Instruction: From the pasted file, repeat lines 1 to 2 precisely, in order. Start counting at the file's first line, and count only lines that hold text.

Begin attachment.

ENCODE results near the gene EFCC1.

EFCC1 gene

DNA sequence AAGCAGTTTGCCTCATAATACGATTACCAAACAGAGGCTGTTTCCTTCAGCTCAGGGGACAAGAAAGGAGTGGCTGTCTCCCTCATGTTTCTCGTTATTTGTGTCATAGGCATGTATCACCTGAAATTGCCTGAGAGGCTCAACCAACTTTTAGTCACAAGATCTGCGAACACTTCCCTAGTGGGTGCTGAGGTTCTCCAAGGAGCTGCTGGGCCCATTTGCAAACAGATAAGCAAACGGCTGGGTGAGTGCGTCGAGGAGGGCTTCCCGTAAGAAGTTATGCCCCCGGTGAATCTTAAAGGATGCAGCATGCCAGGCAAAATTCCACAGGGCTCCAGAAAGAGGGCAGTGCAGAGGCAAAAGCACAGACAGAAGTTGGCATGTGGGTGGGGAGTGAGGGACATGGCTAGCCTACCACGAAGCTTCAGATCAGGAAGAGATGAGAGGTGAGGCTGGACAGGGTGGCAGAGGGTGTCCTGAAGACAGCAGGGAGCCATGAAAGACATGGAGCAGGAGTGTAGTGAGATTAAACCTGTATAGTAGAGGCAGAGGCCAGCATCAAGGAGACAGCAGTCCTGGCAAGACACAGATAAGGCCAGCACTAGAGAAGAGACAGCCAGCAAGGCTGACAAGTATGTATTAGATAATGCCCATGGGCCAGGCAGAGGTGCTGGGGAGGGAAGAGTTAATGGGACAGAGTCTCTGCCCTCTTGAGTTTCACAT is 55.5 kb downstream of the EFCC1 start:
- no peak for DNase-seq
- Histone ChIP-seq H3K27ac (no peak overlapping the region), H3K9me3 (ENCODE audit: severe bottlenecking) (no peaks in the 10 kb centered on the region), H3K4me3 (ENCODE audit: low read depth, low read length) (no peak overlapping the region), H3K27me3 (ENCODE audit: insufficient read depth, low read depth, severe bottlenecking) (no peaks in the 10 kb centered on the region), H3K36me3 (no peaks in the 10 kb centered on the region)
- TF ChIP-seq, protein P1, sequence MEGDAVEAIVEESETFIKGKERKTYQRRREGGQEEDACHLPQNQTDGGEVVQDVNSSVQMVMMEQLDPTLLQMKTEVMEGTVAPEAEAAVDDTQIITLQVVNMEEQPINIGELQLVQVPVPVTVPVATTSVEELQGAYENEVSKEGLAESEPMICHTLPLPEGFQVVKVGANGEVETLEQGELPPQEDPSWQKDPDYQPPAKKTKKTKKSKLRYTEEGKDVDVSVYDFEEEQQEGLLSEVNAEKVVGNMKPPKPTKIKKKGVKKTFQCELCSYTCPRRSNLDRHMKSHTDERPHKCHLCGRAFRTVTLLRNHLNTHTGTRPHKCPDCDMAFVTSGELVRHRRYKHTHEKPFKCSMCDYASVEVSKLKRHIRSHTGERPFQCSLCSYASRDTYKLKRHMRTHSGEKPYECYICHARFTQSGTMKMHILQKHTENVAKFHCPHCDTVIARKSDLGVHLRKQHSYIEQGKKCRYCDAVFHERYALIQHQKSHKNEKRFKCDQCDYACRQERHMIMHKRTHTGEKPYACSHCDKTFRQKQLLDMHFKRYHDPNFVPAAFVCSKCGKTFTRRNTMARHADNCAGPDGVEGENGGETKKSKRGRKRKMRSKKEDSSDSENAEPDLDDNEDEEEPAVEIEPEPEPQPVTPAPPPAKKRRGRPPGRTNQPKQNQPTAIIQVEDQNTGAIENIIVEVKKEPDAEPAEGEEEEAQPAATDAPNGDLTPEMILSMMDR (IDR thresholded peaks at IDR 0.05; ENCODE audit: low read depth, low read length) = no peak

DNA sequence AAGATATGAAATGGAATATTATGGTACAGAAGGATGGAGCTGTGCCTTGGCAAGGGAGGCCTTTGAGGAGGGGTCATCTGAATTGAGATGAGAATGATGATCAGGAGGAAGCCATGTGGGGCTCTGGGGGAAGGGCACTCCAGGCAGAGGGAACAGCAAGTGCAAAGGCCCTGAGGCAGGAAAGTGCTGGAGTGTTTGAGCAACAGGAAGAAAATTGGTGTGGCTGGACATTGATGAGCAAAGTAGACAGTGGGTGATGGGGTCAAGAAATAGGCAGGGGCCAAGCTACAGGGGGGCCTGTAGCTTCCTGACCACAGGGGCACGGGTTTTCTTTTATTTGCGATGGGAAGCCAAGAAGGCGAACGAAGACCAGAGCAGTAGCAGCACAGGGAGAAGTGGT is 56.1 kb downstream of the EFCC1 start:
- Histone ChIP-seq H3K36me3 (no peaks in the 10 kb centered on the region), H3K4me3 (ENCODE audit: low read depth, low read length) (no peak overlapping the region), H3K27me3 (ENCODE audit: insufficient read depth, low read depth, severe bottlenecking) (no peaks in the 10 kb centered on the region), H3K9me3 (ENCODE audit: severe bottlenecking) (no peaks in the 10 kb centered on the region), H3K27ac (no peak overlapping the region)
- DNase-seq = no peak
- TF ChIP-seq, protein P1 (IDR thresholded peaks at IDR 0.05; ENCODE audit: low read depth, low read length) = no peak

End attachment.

ENCODE results near the gene EFCC1.

EFCC1 gene